So without that, I didn't really have much I wanted to share.  I share my successfully completed sewing projects on Facebook.  I haven't been baking very much and haven't done a proper decorated cake in about 2 years (though I did do up some cookies for a bake sale last fall).  I don't think my baking will increase much, at least until I get a kitchen more amenable to it, but occasionally I am commissioned to do something, and that leads me to today's project.

I was invited to a Bastille Day party last month, and decided after some thought that I wanted to bring something very French.  Enter this tart from Dorie Greenspan's Paris Sweets cookbook--her version of a tart served at Laduree, the famous Parisian bakery and tearoom. I spent a few days slowly putting it together, but it restored my faith in my baking abilities.

First, I made a vanilla bean creme patisserie.  There is a local dairy that sells milk at outrageously low prices, and they have this product I've never seen anywhere before:   superrich (richer than whole milk!) milk.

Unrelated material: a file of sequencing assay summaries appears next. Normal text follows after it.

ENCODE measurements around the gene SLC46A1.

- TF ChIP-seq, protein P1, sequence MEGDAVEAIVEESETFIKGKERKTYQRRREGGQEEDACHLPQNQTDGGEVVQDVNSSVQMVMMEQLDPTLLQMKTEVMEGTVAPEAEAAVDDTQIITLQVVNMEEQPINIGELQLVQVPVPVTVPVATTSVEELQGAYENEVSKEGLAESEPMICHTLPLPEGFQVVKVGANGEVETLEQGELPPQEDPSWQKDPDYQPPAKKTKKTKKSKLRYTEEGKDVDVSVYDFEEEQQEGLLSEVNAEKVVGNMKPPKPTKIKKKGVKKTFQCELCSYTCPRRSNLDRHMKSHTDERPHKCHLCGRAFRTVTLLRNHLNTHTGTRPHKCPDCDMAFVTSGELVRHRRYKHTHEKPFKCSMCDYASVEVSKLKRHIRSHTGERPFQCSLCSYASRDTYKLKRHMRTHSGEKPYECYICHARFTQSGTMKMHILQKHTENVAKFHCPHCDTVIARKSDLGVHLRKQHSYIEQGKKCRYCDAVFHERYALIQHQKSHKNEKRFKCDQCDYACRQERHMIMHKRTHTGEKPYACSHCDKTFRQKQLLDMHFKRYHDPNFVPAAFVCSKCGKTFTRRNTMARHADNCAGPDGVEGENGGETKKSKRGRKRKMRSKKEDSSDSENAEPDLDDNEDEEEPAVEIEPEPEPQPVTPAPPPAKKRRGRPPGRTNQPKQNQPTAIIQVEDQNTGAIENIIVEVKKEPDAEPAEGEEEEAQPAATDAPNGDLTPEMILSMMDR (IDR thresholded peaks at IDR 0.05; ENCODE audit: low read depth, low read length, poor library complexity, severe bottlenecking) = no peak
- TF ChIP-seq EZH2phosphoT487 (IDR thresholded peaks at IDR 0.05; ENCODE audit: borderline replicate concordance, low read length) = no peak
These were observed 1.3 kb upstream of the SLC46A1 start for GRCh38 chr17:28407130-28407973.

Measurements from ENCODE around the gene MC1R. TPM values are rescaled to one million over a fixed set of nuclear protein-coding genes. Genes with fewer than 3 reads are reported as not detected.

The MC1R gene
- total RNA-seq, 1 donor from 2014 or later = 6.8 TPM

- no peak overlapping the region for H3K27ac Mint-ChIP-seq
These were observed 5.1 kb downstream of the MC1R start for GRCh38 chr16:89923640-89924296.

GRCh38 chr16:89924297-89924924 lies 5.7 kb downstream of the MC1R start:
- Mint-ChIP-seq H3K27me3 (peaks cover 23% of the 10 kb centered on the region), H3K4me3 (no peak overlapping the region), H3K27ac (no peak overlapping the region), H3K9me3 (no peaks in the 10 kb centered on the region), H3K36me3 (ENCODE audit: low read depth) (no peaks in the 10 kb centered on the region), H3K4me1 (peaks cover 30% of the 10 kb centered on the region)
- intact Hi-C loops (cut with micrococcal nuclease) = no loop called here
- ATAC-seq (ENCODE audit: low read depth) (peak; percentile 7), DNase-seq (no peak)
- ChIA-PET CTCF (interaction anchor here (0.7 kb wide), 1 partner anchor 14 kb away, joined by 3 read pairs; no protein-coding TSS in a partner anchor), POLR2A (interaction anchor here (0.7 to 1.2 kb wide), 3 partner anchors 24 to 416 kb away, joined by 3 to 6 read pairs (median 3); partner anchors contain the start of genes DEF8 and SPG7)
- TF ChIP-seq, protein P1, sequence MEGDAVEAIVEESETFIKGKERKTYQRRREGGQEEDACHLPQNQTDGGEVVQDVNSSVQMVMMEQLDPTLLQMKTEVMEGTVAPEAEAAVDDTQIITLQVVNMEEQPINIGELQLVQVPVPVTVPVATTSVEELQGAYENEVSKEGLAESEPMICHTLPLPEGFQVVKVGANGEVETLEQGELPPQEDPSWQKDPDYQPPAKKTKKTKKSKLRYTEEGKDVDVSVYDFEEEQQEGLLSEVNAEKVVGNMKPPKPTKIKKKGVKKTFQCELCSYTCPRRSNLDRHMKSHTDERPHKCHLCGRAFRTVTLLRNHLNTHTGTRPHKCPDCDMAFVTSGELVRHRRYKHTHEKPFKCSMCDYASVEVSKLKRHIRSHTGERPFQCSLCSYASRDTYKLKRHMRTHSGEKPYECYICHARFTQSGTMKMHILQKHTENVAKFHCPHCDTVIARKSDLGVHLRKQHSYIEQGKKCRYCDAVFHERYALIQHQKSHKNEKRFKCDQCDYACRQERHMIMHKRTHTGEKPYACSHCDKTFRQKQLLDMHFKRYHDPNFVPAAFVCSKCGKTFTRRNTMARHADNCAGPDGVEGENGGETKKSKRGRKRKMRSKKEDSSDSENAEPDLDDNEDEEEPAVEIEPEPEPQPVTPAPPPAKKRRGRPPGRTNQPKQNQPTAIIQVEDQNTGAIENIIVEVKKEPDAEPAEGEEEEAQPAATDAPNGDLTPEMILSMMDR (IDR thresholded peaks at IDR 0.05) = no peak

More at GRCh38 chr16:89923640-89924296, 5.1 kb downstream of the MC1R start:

It is the BEST for making milky things like custards, pastry creams, rice pudding, and so on.  I only wish it came in quarts--I cannot bring myself to drink it--but at $1.99 a half-gallon I suppose I cannot complain much. 

The cream was easy enough to make--standard pastry cream.  In addition to the milk, it also had a nice quantity of butter to be mixed in.  Yay calcium!

vanilla bean cream with its first addition of butter

This went in the fridge while I set about making the strawberry-orangeflower marshmallows.